In 1970, Sen. Strom Thurmond hired Thomas Moss. A black South Carolinian and director of the Voter Education Project, which advocated black voter registration, Moss was the first black person hired by any member of Congress hailing from South Carolina.
Thurmond, however, isn't going down as racially progressive, supportive of civil rights or a friend to the colored. That's too easy.
More like an elder Klansman than an elder statesman, Thurmond -- who just passed away at age 100 -- worked hard to pause America at attack dogs, fire hoses and separate entrances, even attributing integration to Communism.
Actually, I don't recall Thurmond as anything less than what he was: the southern racist who, when he'd say "Negro" and it came out "niggra," made me feel like I needed a shower. You know, a stereotypical bigot so blatantly racist it almost made sense.
And he was. But it didn't.
Thurmond's hiring of Moss, who for 25 years parlayed the senator's clout to improve conditions in South Carolina's black communities, was a political preemptive strike.
See, Thurmond had just felt the pinch of supporting Gov. Albert Watson, a boisterous bigot who "stood up for hardcore rednecks." Watson lost, and Thurmond saw the colored section turning against him for his penchant for trying to defeat civil rights legislation -- once with a 24-hour, 18-minute filibuster against the 1957 civil rights bill.
So to keep the darkies happy at home, he had to show good faith. As long as he kept Moss performing grunt work, there was sure to be dancin' 'round the campfire.
Thurmond returned again and again to the Senate.
This is the thumbnail version of Strom Thurmond, the man whose work realigned white southern conservatism with racist Democrats. Of how this World War II veteran -- a Democrat, a "Dixiecrat" and then a Republican, foe of civil rights and hater of integration -- got away with it as America's longest-serving senator.
And this is why I'm glad he's dead. Reading, thinking and ultimately writing about Thurmond is like a root canal -- it's a painful but unavoidable extraction of infectious roots.
To affix time and place to their time and place in history, folks of that generation recall their whereabouts when Kennedy or King were shot. I did the same with Thurmond, making a mental note. As a TV newscaster ran through his obituary, I turned to catch a glimpse of Thurmond's Bitter Beer Face.
"Is Thurmond dead? He must be dead," I said. "Yes, thank God," my friend said, herself relieved.
Relishing Thurmond's death is a guilty pleasure. I can only compare it to the mental unraveling of a long-ago editor who'd shaped up to be an intentional adversary. He lived to test my character. He rejoiced at my failures, sabotaged my successes and stared in disbelief when I prevailed. I believed he was evil.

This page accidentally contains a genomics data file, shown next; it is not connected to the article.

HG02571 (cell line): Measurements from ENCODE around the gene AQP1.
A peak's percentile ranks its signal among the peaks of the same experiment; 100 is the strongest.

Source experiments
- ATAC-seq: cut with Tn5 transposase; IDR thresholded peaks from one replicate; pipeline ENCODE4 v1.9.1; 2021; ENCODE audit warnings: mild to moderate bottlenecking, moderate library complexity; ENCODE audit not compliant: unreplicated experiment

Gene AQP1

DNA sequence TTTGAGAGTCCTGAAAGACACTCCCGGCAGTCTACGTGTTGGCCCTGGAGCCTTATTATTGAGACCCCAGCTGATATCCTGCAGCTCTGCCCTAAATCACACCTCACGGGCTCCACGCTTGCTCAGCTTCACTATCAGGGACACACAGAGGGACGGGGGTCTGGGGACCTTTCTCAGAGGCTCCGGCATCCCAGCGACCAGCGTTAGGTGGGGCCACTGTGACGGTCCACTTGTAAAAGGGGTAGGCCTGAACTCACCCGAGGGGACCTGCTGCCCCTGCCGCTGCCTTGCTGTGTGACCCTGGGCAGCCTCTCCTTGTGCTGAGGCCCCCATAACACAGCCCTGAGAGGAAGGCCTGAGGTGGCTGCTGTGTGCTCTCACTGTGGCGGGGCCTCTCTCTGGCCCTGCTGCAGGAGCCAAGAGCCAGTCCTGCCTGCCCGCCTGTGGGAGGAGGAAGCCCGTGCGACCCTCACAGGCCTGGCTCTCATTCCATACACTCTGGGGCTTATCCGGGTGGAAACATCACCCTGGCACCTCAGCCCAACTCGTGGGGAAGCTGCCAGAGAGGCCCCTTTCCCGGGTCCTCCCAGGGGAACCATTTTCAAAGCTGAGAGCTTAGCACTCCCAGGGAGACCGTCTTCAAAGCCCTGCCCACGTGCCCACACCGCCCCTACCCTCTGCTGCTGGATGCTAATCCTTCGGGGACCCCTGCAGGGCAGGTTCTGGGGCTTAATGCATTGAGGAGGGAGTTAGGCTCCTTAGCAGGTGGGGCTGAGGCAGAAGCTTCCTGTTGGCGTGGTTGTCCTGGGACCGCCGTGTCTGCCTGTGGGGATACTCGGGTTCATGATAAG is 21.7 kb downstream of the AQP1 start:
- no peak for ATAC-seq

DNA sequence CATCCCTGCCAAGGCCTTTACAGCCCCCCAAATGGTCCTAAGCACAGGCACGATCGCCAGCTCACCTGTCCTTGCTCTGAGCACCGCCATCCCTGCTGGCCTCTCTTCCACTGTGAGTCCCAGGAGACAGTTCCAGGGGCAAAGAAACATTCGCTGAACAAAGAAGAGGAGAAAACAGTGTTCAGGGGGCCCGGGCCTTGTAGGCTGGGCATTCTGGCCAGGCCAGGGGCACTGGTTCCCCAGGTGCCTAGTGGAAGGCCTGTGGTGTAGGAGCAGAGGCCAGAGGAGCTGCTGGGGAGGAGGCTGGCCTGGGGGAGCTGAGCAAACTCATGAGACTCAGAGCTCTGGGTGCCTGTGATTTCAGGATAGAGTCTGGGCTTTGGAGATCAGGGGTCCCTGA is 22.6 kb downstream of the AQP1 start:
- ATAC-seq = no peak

The day he slinked out the newsroom, weighted by the collapse of the infrastructure he'd devised for grinding me down, was the day I made another mental note.
It was historical. It was hysterical.
Relief and triumph returned when I read Thurmond's New York Times obit. I know, I know. It appears I've taken too personally the inevitable death of an old-ass bigot.
But consider the closeted (and not-so-) support of Thurmond's ideologies held aloft by his history-making political career. And then there's Sen. Trent Lott's tribute to Thurmond on his 100th birthday, which bears repeating: "(America) wouldn't have had all these problems over all these years" had Thurmond been elected president in 1948.
Scary. Scarier still is how close Thurmond came. Facing President Harry Truman in 1948, Thurmond, then still a Democrat, got 1.1 million votes and 38 electoral votes from a gaggle of southern states after southerners balked at Hubert Humphrey's plea for civil rights during the Democratic National Convention.
In 1981 and again in 1995, Thurmond was elected president of the Senate by his Republican colleagues, placing him third in line to the presidency behind VP and Speaker of the House. Scary. Just because it never happened doesn't mean it couldn't have.
History's a toothy road that'll rise from behind to bite us in the ass if we move too slowly outrunning it. I was raised not to judge a man's salvation. But it makes me feel good picturing Thurmond in Hell.
For now, I summon my sanctified imagination: Thurmond has cleared security. He's charging up his Miracle Ear for the long haul. He's throwing back a cold one with Satan at a whites-only bar. For eternity.
Hear Kathy's commentaries on National Public Radio's All Things Considered.